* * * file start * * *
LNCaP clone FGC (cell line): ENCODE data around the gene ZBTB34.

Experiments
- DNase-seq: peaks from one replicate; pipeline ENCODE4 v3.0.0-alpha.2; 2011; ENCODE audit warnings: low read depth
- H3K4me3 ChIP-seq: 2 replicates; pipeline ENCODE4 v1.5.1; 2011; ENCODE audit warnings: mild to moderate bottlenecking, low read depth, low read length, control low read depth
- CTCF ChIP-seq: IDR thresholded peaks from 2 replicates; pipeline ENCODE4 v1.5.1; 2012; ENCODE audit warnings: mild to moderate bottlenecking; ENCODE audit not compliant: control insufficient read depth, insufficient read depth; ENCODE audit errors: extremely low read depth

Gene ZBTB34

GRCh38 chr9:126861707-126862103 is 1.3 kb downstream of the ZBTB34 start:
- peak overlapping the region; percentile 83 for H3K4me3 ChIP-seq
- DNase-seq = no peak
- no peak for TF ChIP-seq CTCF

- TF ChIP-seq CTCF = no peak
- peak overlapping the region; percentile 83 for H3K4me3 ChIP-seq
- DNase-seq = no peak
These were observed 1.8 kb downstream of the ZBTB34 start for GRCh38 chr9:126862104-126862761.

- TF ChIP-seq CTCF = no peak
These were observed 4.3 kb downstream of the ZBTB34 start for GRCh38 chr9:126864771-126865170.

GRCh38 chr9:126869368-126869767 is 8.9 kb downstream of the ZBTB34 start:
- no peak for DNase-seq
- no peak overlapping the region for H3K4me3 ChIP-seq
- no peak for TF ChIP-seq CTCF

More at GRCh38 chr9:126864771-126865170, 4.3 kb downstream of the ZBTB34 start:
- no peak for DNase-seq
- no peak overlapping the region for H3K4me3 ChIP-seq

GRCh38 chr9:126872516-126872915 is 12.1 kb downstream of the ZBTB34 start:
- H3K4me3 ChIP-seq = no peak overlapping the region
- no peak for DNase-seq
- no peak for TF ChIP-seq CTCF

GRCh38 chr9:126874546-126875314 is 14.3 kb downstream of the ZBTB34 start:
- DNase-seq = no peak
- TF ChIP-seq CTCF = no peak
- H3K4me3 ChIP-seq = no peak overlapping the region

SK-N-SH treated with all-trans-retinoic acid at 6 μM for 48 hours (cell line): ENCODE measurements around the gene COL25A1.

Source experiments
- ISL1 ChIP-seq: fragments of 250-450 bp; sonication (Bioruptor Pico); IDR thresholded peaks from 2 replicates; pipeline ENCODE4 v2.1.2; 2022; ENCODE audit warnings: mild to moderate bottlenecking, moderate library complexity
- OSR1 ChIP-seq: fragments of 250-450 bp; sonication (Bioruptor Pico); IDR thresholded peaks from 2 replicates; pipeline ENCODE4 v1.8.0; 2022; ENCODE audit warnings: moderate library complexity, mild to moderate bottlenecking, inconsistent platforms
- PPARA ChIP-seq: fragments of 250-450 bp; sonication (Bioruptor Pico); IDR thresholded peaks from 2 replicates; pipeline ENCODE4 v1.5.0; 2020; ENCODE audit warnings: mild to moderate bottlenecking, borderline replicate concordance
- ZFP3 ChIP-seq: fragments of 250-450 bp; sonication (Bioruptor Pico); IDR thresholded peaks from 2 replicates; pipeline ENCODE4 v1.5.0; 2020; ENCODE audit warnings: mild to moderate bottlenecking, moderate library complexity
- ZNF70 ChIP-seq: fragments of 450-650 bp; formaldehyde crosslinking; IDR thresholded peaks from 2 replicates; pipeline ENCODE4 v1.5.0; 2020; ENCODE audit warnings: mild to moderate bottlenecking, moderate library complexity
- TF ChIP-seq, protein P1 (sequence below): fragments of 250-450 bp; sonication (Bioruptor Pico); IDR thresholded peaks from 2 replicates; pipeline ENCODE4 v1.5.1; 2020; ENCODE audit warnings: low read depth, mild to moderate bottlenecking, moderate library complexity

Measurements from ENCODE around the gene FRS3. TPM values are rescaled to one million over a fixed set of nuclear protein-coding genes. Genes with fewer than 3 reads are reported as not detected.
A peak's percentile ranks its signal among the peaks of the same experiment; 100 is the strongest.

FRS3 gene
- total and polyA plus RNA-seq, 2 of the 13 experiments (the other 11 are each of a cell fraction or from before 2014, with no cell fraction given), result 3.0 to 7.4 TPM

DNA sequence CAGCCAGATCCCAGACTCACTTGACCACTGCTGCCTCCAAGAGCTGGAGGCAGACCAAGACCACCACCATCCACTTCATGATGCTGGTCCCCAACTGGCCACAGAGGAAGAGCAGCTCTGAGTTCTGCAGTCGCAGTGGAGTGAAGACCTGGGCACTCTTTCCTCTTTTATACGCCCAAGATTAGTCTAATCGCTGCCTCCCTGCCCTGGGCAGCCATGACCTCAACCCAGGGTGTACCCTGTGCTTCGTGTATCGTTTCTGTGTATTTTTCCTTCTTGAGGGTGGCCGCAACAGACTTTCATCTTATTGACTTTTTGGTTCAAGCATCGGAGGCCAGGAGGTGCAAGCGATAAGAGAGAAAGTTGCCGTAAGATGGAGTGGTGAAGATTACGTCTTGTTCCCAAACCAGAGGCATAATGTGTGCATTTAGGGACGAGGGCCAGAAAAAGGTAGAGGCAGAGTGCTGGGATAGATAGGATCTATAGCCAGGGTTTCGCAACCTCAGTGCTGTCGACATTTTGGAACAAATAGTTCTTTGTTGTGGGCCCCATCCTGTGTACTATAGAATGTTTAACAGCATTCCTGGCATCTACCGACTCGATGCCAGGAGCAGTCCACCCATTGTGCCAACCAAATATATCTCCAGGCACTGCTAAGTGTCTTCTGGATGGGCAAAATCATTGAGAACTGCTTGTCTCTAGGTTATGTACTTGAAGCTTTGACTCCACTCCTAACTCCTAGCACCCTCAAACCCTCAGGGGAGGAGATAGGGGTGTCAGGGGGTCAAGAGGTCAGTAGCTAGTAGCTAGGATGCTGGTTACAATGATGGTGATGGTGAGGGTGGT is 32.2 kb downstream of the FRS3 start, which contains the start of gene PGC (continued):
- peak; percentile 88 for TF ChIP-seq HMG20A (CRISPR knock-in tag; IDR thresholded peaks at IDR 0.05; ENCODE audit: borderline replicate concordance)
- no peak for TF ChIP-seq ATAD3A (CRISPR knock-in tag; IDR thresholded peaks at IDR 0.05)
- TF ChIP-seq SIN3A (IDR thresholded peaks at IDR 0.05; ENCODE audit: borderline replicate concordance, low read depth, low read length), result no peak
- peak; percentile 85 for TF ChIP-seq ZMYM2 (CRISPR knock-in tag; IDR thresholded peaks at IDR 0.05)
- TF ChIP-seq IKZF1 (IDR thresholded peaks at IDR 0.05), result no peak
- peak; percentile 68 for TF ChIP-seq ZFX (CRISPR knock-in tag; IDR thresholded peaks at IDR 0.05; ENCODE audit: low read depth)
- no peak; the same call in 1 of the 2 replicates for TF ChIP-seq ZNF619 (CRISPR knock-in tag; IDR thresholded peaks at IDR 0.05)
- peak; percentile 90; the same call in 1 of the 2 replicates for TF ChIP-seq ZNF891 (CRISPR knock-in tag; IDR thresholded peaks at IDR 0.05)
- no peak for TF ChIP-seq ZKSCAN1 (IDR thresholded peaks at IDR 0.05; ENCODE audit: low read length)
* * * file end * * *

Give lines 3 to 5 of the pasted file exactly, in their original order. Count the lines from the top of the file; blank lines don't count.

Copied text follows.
- DNase-seq: peaks from one replicate; pipeline ENCODE4 v3.0.0-alpha.2; 2011; ENCODE audit warnings: low read depth
- H3K4me3 ChIP-seq: 2 replicates; pipeline ENCODE4 v1.5.1; 2011; ENCODE audit warnings: mild to moderate bottlenecking, low read depth, low read length, control low read depth
- CTCF ChIP-seq: IDR thresholded peaks from 2 replicates; pipeline ENCODE4 v1.5.1; 2012; ENCODE audit warnings: mild to moderate bottlenecking; ENCODE audit not compliant: control insufficient read depth, insufficient read depth; ENCODE audit errors: extremely low read depth